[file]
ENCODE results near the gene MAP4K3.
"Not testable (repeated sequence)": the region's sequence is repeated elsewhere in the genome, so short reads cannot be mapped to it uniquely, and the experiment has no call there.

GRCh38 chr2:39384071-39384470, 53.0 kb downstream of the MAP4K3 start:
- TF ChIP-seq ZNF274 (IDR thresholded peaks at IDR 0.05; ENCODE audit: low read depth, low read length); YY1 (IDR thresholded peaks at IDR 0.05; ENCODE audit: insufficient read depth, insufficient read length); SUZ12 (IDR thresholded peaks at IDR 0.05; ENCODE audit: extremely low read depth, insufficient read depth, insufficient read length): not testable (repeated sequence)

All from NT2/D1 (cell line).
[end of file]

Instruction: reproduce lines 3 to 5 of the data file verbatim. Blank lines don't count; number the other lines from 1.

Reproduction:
GRCh38 chr2:39384071-39384470, 53.0 kb downstream of the MAP4K3 start:
- TF ChIP-seq ZNF274 (IDR thresholded peaks at IDR 0.05; ENCODE audit: low read depth, low read length); YY1 (IDR thresholded peaks at IDR 0.05; ENCODE audit: insufficient read depth, insufficient read length); SUZ12 (IDR thresholded peaks at IDR 0.05; ENCODE audit: extremely low read depth, insufficient read depth, insufficient read length): not testable (repeated sequence)

All from NT2/D1 (cell line).